February 08, 2011
Mother Goose's Grave
There's a legend that Mother Goose, that benevolent bird-riding witch associated with nursery rhymes, is actually buried in Boston. Is it true?
Well, there is a grave in the Granary Burying ground for one Mary Goose (born 1648, died 1690). Mary had ten children with her husband Isaac, who according to a plaque in the burying ground, made his living as a "carter (wagon-driver) and scavenger." Apparently these were attractive professions in the 17th century, because after Mary died Isaac found a new wife and had five more children. If you're counting, that's fifteen children on a scavenger's salary!
One of the children, Elizabeth Goose, married Boston publisher Thomas Fleet. Fleet was best known for producing the Boston Evening Post, but beginning in the nineteenth century a story circulated that he was the first person to publish the Mother Goose stories. It was widely believed that the tales had been passed down from one of his mother-in-laws, including possibly Mary Goose.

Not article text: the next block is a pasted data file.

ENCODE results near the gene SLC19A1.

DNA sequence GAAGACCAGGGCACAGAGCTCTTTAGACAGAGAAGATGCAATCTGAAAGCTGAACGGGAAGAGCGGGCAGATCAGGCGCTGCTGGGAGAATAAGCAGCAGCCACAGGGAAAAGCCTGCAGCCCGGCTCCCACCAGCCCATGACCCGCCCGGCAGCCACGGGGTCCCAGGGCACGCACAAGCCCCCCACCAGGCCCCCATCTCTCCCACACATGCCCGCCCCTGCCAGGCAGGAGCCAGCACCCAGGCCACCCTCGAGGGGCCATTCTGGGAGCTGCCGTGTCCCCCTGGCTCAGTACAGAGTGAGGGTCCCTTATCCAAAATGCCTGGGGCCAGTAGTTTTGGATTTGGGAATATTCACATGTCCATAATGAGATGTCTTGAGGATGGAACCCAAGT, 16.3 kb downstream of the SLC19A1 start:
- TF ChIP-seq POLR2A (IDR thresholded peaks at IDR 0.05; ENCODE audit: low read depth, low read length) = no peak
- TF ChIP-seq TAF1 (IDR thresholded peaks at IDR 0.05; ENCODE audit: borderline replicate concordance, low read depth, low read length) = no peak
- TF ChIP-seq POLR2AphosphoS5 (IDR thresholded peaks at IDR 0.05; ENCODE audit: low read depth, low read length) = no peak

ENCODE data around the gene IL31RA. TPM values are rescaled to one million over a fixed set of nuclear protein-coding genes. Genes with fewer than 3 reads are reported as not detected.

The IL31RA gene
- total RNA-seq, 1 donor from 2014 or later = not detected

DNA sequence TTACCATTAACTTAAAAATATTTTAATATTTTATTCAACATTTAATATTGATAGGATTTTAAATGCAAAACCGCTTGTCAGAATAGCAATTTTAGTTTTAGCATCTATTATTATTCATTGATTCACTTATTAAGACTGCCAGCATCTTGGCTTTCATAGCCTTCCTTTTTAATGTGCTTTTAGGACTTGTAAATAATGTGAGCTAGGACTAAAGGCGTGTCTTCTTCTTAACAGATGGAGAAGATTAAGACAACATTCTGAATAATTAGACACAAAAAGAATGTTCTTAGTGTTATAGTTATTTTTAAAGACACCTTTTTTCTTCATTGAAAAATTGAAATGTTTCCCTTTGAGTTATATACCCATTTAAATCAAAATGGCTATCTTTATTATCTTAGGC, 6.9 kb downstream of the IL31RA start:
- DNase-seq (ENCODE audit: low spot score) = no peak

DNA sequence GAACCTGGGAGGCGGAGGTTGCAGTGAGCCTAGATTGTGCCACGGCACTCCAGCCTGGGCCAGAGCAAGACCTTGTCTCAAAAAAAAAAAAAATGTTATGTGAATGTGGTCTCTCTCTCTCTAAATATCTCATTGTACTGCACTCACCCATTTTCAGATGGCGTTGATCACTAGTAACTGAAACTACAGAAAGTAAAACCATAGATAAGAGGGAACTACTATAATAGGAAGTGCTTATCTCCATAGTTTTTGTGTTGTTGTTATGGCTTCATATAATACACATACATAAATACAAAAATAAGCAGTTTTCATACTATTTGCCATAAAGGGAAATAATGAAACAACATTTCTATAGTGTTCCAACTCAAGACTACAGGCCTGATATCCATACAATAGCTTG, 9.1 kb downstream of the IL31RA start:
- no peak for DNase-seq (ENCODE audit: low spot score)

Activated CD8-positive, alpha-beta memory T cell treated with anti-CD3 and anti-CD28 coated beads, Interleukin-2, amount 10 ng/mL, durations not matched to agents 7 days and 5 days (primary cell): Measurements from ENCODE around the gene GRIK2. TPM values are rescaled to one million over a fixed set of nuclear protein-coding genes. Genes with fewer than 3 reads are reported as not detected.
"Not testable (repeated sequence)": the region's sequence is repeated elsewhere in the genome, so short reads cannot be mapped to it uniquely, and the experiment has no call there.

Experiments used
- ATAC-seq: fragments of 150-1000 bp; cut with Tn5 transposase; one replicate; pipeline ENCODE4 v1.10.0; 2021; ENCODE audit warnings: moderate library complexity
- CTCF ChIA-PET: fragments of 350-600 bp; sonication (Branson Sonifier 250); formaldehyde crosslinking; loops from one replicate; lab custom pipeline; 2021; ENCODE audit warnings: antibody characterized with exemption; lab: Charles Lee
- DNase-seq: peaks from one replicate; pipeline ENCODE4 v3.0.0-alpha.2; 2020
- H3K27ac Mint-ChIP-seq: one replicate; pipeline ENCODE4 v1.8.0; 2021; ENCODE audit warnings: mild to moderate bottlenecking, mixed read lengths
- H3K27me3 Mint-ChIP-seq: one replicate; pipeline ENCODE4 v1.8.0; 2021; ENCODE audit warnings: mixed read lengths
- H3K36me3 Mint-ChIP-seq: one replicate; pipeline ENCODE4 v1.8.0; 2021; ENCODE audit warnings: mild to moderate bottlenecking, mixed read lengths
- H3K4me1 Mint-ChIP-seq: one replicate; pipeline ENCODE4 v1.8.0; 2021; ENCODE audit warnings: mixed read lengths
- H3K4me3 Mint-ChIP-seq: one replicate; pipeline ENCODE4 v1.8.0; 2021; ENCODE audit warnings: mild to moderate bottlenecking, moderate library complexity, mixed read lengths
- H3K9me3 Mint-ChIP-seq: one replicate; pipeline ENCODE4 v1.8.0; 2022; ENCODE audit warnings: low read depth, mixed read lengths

Unfortunately, I don't think Boston can claim to be the hometown of Humpty Dumpy and Little Bo Peep. First of all no copy of Mother Goose stories published by Thomas Fleet has ever actually been found. That's a big strike against the legend, but perhaps more importantly the name Mother Goose was mentioned in a satirical French work printed in 1628. Mary Goose wasn't even born then.
If Mother Goose wasn't a Bostonian, who was she? There seem to be a few theories floating around out there. For example, maybe she was really one of two French queens. Both were named Bertha, and one was known as Bertha Goosefoot. Or, if you want something more pagan, Mother Goose may be a memory of various ancient European goddesses associated with geese, including one called Bertha who was portrayed with a goose foot. They're both interesting explanations, but there's no hard proof for either one. Personally I prefer the more pagan theory, but I think this is just one of those cultural mysteries we won't be able to ever resolve.